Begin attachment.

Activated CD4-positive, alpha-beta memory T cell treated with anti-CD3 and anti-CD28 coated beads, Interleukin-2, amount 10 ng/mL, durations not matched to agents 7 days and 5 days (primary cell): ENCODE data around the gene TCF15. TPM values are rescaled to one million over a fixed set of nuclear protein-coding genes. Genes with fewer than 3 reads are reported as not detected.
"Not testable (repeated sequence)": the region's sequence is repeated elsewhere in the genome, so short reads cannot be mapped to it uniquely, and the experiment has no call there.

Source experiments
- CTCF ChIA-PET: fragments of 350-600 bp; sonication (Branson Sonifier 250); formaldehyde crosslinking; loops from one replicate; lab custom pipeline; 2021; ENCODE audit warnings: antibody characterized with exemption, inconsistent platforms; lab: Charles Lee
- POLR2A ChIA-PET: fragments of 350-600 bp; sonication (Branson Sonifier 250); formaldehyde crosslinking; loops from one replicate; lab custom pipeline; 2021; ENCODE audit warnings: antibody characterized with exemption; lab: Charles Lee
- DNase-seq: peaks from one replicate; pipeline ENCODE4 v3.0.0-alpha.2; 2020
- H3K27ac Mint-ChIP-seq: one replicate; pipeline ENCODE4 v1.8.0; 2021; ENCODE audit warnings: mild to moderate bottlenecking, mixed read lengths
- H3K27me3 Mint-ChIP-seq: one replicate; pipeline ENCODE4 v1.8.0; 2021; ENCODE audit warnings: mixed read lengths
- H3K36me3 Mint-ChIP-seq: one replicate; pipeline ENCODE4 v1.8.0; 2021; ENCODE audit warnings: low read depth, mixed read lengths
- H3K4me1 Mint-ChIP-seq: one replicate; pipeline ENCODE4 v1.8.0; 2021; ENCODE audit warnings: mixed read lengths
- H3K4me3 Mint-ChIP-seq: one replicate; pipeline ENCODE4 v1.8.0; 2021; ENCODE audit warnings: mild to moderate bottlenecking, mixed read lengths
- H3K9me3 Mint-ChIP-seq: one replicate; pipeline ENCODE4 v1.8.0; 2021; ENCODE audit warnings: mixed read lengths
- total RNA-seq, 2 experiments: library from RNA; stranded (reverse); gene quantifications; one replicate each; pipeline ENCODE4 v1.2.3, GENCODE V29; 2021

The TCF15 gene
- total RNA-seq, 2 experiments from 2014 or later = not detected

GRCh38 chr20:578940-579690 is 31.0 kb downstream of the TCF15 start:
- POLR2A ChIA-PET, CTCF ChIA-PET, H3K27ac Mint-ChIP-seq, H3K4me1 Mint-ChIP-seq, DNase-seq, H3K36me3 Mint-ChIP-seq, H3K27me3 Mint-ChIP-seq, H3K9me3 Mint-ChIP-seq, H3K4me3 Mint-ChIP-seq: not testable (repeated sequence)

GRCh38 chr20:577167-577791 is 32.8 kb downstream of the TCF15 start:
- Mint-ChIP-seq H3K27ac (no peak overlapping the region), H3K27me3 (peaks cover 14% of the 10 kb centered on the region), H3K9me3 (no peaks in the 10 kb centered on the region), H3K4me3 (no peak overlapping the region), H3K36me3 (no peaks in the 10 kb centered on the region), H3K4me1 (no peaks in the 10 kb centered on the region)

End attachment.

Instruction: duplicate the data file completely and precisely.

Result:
Activated CD4-positive, alpha-beta memory T cell treated with anti-CD3 and anti-CD28 coated beads, Interleukin-2, amount 10 ng/mL, durations not matched to agents 7 days and 5 days (primary cell): ENCODE data around the gene TCF15. TPM values are rescaled to one million over a fixed set of nuclear protein-coding genes. Genes with fewer than 3 reads are reported as not detected.
"Not testable (repeated sequence)": the region's sequence is repeated elsewhere in the genome, so short reads cannot be mapped to it uniquely, and the experiment has no call there.

Source experiments
- CTCF ChIA-PET: fragments of 350-600 bp; sonication (Branson Sonifier 250); formaldehyde crosslinking; loops from one replicate; lab custom pipeline; 2021; ENCODE audit warnings: antibody characterized with exemption, inconsistent platforms; lab: Charles Lee
- POLR2A ChIA-PET: fragments of 350-600 bp; sonication (Branson Sonifier 250); formaldehyde crosslinking; loops from one replicate; lab custom pipeline; 2021; ENCODE audit warnings: antibody characterized with exemption; lab: Charles Lee
- DNase-seq: peaks from one replicate; pipeline ENCODE4 v3.0.0-alpha.2; 2020
- H3K27ac Mint-ChIP-seq: one replicate; pipeline ENCODE4 v1.8.0; 2021; ENCODE audit warnings: mild to moderate bottlenecking, mixed read lengths
- H3K27me3 Mint-ChIP-seq: one replicate; pipeline ENCODE4 v1.8.0; 2021; ENCODE audit warnings: mixed read lengths
- H3K36me3 Mint-ChIP-seq: one replicate; pipeline ENCODE4 v1.8.0; 2021; ENCODE audit warnings: low read depth, mixed read lengths
- H3K4me1 Mint-ChIP-seq: one replicate; pipeline ENCODE4 v1.8.0; 2021; ENCODE audit warnings: mixed read lengths
- H3K4me3 Mint-ChIP-seq: one replicate; pipeline ENCODE4 v1.8.0; 2021; ENCODE audit warnings: mild to moderate bottlenecking, mixed read lengths
- H3K9me3 Mint-ChIP-seq: one replicate; pipeline ENCODE4 v1.8.0; 2021; ENCODE audit warnings: mixed read lengths
- total RNA-seq, 2 experiments: library from RNA; stranded (reverse); gene quantifications; one replicate each; pipeline ENCODE4 v1.2.3, GENCODE V29; 2021

The TCF15 gene
- total RNA-seq, 2 experiments from 2014 or later = not detected

GRCh38 chr20:578940-579690 is 31.0 kb downstream of the TCF15 start:
- POLR2A ChIA-PET, CTCF ChIA-PET, H3K27ac Mint-ChIP-seq, H3K4me1 Mint-ChIP-seq, DNase-seq, H3K36me3 Mint-ChIP-seq, H3K27me3 Mint-ChIP-seq, H3K9me3 Mint-ChIP-seq, H3K4me3 Mint-ChIP-seq: not testable (repeated sequence)

GRCh38 chr20:577167-577791 is 32.8 kb downstream of the TCF15 start:
- Mint-ChIP-seq H3K27ac (no peak overlapping the region), H3K27me3 (peaks cover 14% of the 10 kb centered on the region), H3K9me3 (no peaks in the 10 kb centered on the region), H3K4me3 (no peak overlapping the region), H3K36me3 (no peaks in the 10 kb centered on the region), H3K4me1 (no peaks in the 10 kb centered on the region)